My relationship with Israel is complicated. (As evidenced by a previous post and its drama.) The first time I was in Israel was the year I spent there in seminary. So, while I think of the Kotel and tiyulim and beautiful land when I think of Israel, the country is really associated for me with learning and growing and coming into my beliefs and the amazing people I met that year. Of course, I recognize that Torah learning takes place in all sorts of places that are not Israel and that some of my experience had more to do with being away from home and being able to re-evaluate my beliefs than with being in Israel, per se. But I also think Israel is a special place—that is a pretty basic tenet of Judaism.
When I say Israel, I mean the Biblical space, not the political state. Which is not to say that I do not support the state of Israel or recognize it as an amazing opportunity and of tremendous import. I am a Zionist. I am not, though, Rav Kook-ian in that I am not convinced the fact that we have the state of Israel is part and parcel of geulah. If I lived in Israel, I would certainly declare citizenship and send my sons to do hesder and my daughters to do sheirut le'umi. I think Yom Ha'Atzmaut is an important day, and I say Hallel without a bracha after davening, but I don't listen to live music or otherwise suspend sefirah because I have seen no compelling halachic reason to do so.
I support the existence of the state of Israel but not all of its actions—much the same way I feel about the United States. I think Israel does far, far more good than bad, but I don't think we have to—or even should—accept everything Israel does as morally or religiously correct. I am endlessly frustrated with people who tell me they think the media are horribly biased toward Israel when what they mean is that sometimes Israel comes off poorly—or not like the superhero—in the media. Israel sometimes does things that deserve criticism. The intolerance Jews have for anyone who is not them in the Middle East is abhorrent. But at the same time, how can you think differently when your friends and family have been killed by this conflict. (Of course, the Palestinians could say the same thing.)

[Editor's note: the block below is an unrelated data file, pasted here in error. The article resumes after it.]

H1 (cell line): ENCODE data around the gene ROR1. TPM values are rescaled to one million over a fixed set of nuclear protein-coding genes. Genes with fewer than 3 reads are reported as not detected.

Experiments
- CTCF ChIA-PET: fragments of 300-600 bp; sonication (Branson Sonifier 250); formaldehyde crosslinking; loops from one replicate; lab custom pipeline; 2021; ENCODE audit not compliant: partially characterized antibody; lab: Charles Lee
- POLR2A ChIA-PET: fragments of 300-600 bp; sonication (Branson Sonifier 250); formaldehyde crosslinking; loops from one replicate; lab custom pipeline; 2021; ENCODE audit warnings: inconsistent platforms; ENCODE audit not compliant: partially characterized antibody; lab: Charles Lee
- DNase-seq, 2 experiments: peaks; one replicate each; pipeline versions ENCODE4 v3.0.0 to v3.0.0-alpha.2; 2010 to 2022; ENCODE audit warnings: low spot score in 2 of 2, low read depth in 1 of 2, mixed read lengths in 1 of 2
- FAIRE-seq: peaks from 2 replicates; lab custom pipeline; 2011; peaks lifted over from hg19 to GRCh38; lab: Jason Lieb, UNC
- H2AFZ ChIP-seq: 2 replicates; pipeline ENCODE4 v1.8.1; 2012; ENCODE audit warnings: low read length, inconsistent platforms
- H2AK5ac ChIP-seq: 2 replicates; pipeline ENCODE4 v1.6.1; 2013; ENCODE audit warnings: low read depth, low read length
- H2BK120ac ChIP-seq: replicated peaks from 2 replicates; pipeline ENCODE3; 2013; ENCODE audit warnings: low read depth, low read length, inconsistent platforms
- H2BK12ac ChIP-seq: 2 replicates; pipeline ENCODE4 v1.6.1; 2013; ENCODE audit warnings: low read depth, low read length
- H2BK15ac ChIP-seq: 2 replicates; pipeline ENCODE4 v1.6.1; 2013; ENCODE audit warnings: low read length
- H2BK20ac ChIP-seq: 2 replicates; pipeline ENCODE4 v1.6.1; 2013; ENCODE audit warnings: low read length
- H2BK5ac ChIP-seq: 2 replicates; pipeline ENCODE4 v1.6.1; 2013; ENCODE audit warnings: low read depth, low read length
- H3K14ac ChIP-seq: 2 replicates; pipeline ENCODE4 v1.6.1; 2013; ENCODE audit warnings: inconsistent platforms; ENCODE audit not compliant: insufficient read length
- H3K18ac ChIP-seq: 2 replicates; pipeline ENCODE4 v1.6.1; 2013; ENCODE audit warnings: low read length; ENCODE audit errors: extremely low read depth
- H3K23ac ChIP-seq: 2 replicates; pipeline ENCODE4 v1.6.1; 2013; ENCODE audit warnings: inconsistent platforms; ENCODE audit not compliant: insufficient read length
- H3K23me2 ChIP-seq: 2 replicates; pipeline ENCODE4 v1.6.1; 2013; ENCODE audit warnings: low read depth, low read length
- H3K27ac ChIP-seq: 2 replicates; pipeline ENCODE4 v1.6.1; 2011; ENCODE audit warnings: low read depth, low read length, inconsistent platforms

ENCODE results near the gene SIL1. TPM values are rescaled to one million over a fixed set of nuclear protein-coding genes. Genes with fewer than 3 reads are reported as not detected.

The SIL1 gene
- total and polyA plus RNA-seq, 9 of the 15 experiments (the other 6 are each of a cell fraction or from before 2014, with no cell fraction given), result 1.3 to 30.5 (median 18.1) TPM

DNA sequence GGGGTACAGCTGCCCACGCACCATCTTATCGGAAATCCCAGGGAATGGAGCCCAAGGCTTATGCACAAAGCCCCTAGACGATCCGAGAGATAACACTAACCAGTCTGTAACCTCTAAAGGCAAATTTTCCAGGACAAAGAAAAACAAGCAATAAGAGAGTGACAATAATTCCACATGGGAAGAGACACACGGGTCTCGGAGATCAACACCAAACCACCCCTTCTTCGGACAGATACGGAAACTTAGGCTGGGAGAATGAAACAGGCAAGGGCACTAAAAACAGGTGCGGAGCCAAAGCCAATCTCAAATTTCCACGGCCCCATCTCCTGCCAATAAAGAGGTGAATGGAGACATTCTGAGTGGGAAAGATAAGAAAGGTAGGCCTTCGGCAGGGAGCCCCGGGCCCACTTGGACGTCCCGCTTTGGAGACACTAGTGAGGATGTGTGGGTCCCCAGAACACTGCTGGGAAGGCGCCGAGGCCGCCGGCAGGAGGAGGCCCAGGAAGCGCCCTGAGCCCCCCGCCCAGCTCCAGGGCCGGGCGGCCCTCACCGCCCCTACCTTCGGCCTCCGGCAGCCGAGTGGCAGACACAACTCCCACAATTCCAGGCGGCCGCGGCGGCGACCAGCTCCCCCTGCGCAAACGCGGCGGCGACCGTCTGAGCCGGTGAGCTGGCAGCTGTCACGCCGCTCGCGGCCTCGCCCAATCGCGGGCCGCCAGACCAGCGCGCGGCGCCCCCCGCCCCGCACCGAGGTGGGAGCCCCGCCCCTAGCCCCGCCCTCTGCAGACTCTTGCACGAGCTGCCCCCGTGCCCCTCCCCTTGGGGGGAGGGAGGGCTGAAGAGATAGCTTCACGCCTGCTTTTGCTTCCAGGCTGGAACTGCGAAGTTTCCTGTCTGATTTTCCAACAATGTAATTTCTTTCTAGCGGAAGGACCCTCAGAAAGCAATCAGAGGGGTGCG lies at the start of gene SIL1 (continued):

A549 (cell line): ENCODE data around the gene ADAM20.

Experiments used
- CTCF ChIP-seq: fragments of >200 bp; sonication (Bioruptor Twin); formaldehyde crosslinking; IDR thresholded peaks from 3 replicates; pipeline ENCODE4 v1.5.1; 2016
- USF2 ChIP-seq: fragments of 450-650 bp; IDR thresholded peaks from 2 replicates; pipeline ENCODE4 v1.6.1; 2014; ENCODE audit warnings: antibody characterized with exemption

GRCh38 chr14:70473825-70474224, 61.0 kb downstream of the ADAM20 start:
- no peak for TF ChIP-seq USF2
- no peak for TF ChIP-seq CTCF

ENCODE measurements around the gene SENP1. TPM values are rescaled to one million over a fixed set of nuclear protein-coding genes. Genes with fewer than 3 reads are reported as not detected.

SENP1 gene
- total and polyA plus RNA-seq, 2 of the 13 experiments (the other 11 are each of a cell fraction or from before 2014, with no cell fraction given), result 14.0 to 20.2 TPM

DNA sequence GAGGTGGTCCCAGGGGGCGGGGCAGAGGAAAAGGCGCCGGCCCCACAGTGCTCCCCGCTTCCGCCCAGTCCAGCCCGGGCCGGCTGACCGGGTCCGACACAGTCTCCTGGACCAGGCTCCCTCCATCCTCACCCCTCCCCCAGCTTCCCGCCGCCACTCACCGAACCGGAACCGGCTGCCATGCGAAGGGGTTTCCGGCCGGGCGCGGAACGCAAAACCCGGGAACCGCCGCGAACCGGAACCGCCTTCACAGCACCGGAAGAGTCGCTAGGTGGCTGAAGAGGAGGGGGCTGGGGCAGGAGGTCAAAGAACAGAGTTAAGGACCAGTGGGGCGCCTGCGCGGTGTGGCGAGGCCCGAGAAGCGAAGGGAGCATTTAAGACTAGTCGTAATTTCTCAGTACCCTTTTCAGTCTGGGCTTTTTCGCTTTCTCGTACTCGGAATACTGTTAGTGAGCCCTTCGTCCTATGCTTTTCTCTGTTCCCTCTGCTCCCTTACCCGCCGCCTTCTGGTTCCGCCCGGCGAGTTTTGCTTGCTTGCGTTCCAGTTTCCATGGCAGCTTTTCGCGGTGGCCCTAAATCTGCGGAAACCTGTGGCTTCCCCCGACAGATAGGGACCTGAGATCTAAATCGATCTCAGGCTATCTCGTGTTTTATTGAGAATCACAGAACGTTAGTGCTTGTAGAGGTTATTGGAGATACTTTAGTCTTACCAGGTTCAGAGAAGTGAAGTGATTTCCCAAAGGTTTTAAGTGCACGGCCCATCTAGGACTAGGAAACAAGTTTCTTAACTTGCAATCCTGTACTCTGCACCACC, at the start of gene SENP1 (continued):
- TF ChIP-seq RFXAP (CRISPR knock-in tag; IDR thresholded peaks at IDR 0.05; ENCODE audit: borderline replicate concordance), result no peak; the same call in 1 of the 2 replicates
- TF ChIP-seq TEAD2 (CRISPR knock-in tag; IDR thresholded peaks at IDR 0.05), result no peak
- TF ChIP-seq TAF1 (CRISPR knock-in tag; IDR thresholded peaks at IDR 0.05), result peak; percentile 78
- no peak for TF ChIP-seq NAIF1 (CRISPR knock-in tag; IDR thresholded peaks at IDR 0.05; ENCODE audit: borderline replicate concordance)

I want to live in Israel in the way that I believe Jews should all want to live in the holy land. What use is it to have Israel, to fly our blue-and-white flags and march in the Israeli Day Parade and eat cupcakes with white frosting and blue sprinkles on Yom Ha'Atzmaut if we don't live there? What does it mean to be a Zionist who lives in America? How can we have the opportunity to live in the holiest land and ignore it? I don't want to forever be a tourist in my homeland. And yet, America is comfortable. America feels like home. I don't know what my life would look like in Israel. I don't know what I would do professionally there. I'm only fooling myself if I say I'm ready to pick up and move there tomorrow. Mostly, I want to want to live in Israel more.
In seminary, I took a class with a lot of Shana Bet-ers who were leaving midway through the year. The teacher gave out this essay, "Goodbye Wall" by Meir Kahane, right before they went back. A cruel move perhaps, and certainly Kahane was an extremist, but I remember being moved by the essay, which included this:
I suppose that it is all this that finds most people leaving Israel without saying goodbye to [the Kotel]. I suppose that especially the ones whose heart and conscience are not as stone, cannot say to the Wall whose stones are as hearts: Goodbye, I am violating a basic tenet of Judaism; I betray my land; I go back to the fleshpots and materialism of the Exile and thus forsake you.